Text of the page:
The Kindness of Enemies

Written by Leila Aboulela
Review by Amy Watkin

Aboulela’s book moves between 2010 Scotland and mid-19th-century Russia and Dagostan. Imam Shamil, the Muslim leader in Dagostan, is determined to end the Caucasus War, but is betrayed when his eight-year-old son is taken from him as part of an ill-conceived peace deal. Years later, Imam Shamil’s son has been raised Russian and has nearly forgotten his family, language, and religion, but Shamil still wants his son back. His people capture Anna, Princess of what had been an independent Georgia.

In 2010 Scotland, Natasha, a history professor with a Russian mother and Sudanese father, finds herself in the home of two of Imam Shamil’s descendants, who help her unravel the history and understand the humanity behind it.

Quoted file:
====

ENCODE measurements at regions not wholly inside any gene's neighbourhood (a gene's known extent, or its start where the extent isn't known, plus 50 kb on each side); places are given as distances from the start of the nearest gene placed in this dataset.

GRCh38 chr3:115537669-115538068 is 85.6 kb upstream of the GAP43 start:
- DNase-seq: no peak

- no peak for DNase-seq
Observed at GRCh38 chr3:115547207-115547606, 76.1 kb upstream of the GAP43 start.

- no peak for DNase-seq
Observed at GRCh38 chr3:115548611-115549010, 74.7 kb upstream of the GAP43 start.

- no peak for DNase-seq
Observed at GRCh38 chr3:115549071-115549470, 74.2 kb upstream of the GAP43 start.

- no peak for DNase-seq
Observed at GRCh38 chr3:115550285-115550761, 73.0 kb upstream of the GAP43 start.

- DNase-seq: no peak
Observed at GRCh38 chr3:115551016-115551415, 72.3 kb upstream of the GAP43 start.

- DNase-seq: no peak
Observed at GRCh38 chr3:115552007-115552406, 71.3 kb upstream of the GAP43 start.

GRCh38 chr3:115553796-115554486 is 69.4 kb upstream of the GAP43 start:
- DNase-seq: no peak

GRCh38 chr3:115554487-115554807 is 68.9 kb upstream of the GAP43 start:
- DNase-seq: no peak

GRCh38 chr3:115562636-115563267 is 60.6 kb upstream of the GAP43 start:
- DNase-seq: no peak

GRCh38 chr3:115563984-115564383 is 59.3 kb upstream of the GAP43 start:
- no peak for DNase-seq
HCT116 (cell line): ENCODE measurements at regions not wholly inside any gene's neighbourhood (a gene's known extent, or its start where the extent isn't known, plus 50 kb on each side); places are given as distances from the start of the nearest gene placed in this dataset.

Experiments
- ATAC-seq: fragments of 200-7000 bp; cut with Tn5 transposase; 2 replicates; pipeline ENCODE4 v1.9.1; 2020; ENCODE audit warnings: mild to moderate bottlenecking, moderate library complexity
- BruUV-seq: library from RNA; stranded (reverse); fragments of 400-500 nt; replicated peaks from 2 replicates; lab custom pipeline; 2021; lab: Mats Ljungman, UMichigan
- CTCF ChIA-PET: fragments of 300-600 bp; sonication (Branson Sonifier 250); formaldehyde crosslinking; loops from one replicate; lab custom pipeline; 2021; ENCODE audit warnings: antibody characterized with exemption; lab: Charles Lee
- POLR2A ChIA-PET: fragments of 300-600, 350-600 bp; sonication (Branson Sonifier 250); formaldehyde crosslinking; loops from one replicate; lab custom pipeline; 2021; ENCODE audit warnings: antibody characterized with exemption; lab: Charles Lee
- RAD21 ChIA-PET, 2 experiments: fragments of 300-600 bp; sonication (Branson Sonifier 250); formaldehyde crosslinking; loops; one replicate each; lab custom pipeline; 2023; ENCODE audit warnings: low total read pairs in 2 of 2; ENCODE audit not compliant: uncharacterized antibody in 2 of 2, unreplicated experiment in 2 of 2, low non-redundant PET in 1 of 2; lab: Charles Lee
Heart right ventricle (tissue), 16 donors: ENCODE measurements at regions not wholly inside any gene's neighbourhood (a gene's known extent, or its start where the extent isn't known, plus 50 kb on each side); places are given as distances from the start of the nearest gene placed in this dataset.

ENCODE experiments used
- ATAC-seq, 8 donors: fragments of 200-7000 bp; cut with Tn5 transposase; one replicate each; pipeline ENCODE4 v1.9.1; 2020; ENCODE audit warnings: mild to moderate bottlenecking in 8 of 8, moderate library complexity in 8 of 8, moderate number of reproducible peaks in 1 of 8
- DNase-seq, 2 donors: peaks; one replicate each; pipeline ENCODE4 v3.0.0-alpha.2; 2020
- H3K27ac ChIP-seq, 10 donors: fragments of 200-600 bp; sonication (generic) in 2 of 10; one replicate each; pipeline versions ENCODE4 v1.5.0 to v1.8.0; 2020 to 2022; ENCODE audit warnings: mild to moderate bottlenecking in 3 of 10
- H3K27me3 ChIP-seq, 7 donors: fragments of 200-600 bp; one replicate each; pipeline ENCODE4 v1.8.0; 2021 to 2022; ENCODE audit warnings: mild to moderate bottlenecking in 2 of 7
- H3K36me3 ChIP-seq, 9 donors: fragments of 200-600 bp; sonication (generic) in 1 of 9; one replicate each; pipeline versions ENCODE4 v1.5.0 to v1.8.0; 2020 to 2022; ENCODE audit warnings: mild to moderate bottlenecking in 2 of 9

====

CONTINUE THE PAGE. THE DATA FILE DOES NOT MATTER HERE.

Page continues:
I read this book in only one day. I was immediately drawn in to the stories and the layering of the characters’ lives. The book alternates between perspectives, and I found myself looking forward to each one. All of the characters are fully drawn and equally captivating. Aboulela lets readers learn from them even as they learn from each other. Ultimately, this book is about shadows, three characters whose lives overlap and who find themselves struggling with similar questions: How should people of different religions treat one another? What is the best sort of parent/child relationship? Who are our true teachers in life? When can we allow ourselves to let go and just trust one another? What happens when you no longer see your enemy as a bad person? Aboulela writes beautifully of complicated identities and mixed races, handling great complexities with art and thoughtfulness.